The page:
When You Care Enough to Do Your Very Best: Genetic Counselor Experiences of Compassion Fatigue
- First Online:
- Cite this article as:
- Benoit, L.G., Veach, P.M. & LeRoy, B.S. J Genet Counsel (2007) 16: 299. doi:10.1007/s10897-006-9072-1
- 687 Views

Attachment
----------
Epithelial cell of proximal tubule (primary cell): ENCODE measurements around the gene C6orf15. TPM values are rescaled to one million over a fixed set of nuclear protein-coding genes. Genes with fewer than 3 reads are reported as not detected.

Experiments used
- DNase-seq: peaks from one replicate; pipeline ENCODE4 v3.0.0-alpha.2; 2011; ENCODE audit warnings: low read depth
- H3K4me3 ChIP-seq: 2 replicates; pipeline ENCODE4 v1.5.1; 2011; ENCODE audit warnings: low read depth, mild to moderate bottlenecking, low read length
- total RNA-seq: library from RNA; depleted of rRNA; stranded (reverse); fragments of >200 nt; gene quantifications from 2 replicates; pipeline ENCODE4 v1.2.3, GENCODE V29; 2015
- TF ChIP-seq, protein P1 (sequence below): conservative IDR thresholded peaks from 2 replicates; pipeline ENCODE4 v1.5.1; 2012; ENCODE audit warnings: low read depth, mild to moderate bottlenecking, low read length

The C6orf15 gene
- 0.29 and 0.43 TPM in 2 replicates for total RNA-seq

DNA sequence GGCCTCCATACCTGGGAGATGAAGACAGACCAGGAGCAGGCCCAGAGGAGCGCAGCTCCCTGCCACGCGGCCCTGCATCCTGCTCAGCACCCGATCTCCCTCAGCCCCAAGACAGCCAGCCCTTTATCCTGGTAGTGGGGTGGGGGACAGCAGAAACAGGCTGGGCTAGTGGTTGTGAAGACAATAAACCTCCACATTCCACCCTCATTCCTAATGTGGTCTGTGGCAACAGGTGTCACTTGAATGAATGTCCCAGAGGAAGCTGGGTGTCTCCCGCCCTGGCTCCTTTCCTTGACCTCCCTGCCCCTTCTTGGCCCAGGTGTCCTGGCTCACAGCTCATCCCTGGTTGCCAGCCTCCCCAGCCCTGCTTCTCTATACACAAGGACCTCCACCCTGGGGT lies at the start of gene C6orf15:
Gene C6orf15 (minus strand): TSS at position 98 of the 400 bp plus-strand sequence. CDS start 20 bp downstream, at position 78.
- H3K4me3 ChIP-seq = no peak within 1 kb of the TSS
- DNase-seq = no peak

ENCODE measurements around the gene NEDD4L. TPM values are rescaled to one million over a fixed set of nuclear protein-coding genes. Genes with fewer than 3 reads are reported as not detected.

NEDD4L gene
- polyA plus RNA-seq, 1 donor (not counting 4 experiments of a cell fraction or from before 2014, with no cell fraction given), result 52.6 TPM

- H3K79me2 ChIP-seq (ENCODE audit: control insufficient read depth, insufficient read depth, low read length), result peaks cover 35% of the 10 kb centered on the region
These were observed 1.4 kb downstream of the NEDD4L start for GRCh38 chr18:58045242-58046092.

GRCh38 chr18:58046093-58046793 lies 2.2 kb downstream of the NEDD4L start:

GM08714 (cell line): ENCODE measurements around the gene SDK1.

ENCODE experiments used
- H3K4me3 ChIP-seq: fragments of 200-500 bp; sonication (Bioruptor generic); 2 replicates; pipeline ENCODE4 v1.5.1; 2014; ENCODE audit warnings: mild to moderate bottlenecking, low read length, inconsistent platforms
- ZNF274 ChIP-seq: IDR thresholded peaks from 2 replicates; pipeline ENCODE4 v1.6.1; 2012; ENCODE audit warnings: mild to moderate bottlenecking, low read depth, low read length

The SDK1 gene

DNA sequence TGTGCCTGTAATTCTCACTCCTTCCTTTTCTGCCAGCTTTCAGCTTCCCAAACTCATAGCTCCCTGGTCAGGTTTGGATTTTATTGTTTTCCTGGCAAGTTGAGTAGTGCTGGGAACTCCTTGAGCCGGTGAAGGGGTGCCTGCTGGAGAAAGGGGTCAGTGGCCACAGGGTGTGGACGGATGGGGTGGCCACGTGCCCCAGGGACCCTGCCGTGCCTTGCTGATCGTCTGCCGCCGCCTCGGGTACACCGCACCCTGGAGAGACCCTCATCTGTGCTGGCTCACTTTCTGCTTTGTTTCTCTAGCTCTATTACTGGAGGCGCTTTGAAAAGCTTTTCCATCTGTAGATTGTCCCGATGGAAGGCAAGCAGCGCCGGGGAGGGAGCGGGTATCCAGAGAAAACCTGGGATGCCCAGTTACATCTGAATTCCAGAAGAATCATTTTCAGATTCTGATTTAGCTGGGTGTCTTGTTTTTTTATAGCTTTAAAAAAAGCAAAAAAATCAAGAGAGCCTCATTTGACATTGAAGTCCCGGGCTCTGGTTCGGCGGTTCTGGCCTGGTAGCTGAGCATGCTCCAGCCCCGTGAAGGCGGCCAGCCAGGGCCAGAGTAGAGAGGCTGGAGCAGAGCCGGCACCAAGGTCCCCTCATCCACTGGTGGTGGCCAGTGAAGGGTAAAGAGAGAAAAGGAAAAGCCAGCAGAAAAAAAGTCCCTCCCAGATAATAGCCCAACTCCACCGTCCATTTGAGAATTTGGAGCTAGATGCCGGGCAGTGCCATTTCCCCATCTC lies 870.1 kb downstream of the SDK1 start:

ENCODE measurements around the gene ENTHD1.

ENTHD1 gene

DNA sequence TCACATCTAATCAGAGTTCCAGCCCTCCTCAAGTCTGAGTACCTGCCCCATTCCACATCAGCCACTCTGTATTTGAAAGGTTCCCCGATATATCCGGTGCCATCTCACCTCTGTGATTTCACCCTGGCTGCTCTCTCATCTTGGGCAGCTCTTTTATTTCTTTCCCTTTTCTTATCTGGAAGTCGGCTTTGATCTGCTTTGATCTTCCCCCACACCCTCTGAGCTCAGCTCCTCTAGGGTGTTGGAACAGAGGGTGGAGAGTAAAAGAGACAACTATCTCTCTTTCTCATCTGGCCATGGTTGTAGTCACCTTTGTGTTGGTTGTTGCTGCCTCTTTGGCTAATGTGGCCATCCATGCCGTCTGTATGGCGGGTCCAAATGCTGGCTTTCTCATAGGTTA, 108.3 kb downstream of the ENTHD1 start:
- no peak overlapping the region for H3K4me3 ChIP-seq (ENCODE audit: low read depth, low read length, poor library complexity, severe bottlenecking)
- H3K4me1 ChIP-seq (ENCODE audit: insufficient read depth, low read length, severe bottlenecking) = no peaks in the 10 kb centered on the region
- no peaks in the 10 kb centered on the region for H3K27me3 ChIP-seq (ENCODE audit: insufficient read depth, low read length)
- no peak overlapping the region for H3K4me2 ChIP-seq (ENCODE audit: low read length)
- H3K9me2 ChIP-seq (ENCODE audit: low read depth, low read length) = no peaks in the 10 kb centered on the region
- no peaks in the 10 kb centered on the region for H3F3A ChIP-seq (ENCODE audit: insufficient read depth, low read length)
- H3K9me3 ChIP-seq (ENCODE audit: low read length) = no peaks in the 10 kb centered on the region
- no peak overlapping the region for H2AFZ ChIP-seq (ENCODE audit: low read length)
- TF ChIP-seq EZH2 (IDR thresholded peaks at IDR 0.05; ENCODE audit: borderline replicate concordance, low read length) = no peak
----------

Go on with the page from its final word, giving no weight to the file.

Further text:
Compassion fatigue is a phenomenon that occurs when a caregiver feels overwhelmed by repeated empathic engagement with distressed clients (Figley, 2002). Research demonstrates its existence among nurses, physicians, and mental health professionals, but to date no published study has specifically investigated the nature and prevalence of compassion fatigue among genetic counselors. The present study was an initial attempt to identify and describe the phenomena in genetic counseling by conducting focus group interviews with 12 genetic counselors. Data analysis yielded several themes: a) compassion fatigue occurs and may compromise professional and personal functioning; b) prevalent triggers include delivering bad news and difficult patient issues (e.g., terminal illness, anger, psychopathology); c) effective coping strategies include consulting with colleagues, setting boundaries, and humor; and d) risk factors include personality characteristics and traumatic memories. Training, practice, and research recommendations are provided.